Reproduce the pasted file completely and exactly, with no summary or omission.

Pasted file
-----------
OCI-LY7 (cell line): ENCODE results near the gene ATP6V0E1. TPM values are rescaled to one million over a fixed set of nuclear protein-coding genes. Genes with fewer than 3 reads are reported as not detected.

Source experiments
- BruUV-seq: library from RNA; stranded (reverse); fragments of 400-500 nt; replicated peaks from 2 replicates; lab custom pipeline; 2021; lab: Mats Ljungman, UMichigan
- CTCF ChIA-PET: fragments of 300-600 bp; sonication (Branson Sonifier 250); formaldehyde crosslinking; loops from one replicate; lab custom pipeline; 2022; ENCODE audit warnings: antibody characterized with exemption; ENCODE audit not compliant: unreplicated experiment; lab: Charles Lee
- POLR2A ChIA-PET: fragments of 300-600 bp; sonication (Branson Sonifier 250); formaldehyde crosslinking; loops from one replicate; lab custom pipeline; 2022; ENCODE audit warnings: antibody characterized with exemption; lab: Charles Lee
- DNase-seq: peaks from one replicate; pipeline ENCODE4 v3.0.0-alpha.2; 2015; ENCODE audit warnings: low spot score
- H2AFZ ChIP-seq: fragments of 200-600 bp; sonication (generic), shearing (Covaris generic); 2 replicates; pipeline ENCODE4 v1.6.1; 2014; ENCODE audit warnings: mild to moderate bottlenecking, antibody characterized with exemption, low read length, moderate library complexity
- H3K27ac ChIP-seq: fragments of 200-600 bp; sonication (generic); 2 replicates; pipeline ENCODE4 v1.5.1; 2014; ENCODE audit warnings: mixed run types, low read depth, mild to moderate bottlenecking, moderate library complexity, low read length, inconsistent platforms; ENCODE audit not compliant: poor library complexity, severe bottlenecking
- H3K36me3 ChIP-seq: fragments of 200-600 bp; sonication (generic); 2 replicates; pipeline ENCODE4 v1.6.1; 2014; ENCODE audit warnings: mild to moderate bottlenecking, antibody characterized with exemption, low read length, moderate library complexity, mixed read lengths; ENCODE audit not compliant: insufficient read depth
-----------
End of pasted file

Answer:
OCI-LY7 (cell line): ENCODE results near the gene ATP6V0E1. TPM values are rescaled to one million over a fixed set of nuclear protein-coding genes. Genes with fewer than 3 reads are reported as not detected.

Source experiments
- BruUV-seq: library from RNA; stranded (reverse); fragments of 400-500 nt; replicated peaks from 2 replicates; lab custom pipeline; 2021; lab: Mats Ljungman, UMichigan
- CTCF ChIA-PET: fragments of 300-600 bp; sonication (Branson Sonifier 250); formaldehyde crosslinking; loops from one replicate; lab custom pipeline; 2022; ENCODE audit warnings: antibody characterized with exemption; ENCODE audit not compliant: unreplicated experiment; lab: Charles Lee
- POLR2A ChIA-PET: fragments of 300-600 bp; sonication (Branson Sonifier 250); formaldehyde crosslinking; loops from one replicate; lab custom pipeline; 2022; ENCODE audit warnings: antibody characterized with exemption; lab: Charles Lee
- DNase-seq: peaks from one replicate; pipeline ENCODE4 v3.0.0-alpha.2; 2015; ENCODE audit warnings: low spot score
- H2AFZ ChIP-seq: fragments of 200-600 bp; sonication (generic), shearing (Covaris generic); 2 replicates; pipeline ENCODE4 v1.6.1; 2014; ENCODE audit warnings: mild to moderate bottlenecking, antibody characterized with exemption, low read length, moderate library complexity
- H3K27ac ChIP-seq: fragments of 200-600 bp; sonication (generic); 2 replicates; pipeline ENCODE4 v1.5.1; 2014; ENCODE audit warnings: mixed run types, low read depth, mild to moderate bottlenecking, moderate library complexity, low read length, inconsistent platforms; ENCODE audit not compliant: poor library complexity, severe bottlenecking
- H3K36me3 ChIP-seq: fragments of 200-600 bp; sonication (generic); 2 replicates; pipeline ENCODE4 v1.6.1; 2014; ENCODE audit warnings: mild to moderate bottlenecking, antibody characterized with exemption, low read length, moderate library complexity, mixed read lengths; ENCODE audit not compliant: insufficient read depth